A group of students from the London School of Economics branch out into theatre, and fall a long way from the tree. In a much too intimate performance space, the cast grapple about the stage fumbling scene changes in the black outs and perform a stylised, yet incoherent piece of theatre inspired by Urban Gypsy culture.
The script was entertaining at times, capturing the mundane and making root vegetables the subject of dry comedy, but whilst these moments were achieved, at other times they buried themselves under excessive shouting. It seems, therefore, that the play was driven by its aural qualities (for better or worse) and they could have utilised the original music score much more effectively to help the flow of the piece. Through the use of soundscape and jerky movement routines, the performers demonstrated their talents as expert whistlers, and this was the strength of the piece, as they were able to create an atmosphere using sounds and harmonious noises.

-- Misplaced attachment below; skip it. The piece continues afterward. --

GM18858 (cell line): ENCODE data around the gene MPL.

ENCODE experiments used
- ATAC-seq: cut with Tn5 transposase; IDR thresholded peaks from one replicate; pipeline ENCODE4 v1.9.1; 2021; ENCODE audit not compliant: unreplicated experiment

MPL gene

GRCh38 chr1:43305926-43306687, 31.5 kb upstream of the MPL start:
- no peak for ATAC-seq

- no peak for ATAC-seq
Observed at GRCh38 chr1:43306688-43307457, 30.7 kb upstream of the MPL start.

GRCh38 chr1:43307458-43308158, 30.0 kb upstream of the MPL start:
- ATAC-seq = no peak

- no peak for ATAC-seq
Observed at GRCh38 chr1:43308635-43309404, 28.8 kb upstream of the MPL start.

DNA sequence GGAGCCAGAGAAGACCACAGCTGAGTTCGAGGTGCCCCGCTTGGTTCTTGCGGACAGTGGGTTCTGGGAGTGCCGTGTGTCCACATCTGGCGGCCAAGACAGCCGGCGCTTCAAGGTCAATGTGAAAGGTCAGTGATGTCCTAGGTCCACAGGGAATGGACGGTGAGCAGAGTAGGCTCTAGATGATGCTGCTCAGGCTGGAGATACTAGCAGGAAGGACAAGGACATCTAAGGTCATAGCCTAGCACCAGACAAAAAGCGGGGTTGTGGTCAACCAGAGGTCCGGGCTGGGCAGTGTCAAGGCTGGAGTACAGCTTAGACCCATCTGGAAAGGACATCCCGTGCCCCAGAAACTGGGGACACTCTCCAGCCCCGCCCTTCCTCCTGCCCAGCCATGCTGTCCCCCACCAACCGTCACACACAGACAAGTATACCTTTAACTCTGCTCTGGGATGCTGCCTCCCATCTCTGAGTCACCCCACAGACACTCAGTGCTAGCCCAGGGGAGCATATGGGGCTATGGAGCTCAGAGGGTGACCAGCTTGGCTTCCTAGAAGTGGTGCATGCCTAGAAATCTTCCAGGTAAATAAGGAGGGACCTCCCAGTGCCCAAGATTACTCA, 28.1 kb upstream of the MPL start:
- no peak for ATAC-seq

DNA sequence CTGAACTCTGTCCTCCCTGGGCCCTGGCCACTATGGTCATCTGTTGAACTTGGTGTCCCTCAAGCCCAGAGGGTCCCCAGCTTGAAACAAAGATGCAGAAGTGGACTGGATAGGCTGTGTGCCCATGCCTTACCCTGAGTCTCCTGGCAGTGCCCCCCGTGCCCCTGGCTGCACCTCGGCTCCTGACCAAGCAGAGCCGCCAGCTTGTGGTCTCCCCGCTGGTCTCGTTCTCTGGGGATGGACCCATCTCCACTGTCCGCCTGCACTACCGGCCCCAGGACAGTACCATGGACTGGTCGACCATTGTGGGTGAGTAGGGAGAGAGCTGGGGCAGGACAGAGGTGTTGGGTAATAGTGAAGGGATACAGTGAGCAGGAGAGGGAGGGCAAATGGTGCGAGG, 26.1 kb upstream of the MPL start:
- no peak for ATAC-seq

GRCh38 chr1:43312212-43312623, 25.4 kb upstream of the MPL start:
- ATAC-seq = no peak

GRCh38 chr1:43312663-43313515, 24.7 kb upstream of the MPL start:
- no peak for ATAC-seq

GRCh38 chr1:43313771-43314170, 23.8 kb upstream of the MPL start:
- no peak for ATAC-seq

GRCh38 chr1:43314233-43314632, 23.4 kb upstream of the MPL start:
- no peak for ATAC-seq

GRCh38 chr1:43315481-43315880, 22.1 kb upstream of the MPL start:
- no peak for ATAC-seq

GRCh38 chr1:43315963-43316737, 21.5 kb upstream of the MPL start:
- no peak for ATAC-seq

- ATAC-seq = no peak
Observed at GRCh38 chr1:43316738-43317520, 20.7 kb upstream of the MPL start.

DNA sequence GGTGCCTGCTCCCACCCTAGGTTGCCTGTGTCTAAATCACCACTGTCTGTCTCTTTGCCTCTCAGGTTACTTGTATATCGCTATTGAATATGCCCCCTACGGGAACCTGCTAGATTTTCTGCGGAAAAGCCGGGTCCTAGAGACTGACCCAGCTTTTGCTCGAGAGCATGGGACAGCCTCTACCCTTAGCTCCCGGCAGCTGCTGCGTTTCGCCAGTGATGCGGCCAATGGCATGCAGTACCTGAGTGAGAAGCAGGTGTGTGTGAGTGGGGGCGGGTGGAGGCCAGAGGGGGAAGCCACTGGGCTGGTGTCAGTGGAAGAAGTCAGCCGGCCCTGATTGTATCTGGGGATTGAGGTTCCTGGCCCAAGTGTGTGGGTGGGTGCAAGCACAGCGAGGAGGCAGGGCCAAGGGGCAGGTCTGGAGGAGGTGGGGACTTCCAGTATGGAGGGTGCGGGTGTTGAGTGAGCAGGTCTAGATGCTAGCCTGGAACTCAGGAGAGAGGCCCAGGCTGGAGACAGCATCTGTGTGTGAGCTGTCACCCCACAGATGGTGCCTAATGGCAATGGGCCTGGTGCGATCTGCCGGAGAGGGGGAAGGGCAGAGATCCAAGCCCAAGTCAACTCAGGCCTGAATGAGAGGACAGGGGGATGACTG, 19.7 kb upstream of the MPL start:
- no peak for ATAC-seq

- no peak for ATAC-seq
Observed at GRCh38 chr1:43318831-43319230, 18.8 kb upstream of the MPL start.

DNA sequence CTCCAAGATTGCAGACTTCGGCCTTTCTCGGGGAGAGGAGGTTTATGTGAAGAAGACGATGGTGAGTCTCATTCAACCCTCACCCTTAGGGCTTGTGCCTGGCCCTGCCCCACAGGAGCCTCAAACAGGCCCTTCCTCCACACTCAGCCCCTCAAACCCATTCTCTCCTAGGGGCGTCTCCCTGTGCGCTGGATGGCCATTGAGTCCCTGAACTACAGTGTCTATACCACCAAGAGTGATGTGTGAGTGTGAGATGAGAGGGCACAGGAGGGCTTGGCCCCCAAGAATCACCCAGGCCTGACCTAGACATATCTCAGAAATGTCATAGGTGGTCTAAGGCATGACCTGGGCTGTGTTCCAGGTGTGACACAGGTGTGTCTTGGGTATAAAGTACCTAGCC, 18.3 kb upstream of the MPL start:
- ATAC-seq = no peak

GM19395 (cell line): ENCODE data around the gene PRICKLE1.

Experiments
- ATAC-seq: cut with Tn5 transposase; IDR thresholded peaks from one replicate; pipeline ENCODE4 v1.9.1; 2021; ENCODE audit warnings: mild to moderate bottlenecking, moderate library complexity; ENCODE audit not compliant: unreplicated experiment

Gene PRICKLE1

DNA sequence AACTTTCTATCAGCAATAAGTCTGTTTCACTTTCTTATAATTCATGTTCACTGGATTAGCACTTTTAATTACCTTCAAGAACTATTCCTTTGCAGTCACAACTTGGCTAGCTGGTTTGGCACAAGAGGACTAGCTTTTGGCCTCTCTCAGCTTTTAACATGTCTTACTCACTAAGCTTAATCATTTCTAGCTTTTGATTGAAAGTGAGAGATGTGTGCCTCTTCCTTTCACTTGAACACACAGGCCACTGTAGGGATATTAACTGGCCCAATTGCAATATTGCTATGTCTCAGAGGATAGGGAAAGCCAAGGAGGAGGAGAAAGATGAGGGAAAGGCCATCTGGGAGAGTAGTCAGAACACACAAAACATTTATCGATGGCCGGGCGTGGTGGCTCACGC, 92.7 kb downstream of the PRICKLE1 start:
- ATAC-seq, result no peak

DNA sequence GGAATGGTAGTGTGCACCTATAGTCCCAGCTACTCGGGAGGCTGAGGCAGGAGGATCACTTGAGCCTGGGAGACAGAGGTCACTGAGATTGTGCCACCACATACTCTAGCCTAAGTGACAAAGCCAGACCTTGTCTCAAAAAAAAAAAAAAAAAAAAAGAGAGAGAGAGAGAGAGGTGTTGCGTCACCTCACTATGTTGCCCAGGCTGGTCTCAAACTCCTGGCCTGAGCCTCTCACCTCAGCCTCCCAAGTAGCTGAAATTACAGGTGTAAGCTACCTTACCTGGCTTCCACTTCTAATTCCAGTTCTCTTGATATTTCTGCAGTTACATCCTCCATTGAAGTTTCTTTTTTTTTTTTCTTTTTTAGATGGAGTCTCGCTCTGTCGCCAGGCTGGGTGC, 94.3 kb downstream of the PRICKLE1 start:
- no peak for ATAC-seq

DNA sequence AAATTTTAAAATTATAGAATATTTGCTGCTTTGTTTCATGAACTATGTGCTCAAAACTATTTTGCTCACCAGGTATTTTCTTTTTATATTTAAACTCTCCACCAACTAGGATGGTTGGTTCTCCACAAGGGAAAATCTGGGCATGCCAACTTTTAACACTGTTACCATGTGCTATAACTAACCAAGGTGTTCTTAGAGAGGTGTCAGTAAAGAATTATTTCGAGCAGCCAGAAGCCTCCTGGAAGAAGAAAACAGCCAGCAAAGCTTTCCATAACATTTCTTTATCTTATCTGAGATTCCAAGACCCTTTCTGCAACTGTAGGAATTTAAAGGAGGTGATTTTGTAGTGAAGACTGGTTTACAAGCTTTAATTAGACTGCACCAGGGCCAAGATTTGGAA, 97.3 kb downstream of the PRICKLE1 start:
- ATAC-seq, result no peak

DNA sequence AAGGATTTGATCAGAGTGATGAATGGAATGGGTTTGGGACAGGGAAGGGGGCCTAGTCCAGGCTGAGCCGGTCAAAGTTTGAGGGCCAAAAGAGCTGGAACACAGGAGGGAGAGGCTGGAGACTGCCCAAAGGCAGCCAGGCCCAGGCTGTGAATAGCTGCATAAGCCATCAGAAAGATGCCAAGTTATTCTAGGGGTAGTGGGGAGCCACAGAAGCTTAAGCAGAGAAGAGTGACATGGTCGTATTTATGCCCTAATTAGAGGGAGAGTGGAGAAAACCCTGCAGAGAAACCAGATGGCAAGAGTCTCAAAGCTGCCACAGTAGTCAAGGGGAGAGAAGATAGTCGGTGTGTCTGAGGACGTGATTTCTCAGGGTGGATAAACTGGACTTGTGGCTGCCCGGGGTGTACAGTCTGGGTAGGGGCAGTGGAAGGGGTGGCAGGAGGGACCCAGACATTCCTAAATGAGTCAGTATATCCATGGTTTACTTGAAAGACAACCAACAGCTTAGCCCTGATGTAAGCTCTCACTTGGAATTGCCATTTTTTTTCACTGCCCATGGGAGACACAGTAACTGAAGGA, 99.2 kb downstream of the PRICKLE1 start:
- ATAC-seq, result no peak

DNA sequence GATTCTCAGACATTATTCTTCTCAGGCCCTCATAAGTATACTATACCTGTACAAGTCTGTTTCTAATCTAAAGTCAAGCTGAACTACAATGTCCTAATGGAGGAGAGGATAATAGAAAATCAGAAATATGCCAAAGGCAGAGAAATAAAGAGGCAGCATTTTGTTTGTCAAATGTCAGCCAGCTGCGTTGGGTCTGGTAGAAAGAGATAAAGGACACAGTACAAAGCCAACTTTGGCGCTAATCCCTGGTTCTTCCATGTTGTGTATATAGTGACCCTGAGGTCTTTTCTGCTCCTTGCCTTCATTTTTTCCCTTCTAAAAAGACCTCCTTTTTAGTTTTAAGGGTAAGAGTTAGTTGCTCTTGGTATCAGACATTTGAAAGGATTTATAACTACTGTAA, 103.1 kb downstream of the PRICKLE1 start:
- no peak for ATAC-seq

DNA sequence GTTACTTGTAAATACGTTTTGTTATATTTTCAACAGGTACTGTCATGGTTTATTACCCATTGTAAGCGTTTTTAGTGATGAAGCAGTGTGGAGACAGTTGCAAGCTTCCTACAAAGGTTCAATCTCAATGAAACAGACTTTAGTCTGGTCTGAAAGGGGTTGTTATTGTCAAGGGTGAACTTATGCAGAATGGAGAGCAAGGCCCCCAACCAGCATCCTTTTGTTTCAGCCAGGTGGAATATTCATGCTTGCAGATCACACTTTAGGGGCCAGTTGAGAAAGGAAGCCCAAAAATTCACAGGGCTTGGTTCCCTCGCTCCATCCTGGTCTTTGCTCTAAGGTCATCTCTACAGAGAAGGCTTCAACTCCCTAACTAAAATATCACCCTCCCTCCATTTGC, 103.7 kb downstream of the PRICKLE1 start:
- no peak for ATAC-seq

These routines were clever but discordant to the intermittent acted scenes, and this mix of performance styles congealed rather than blended, only highlighting the spare actor; whose sole purpose seemed to be the token choral singer. This undermined the sense of company value of the ‘Revolving Shed’, as they were clearly strongest, although cluttered when performing as an ensemble.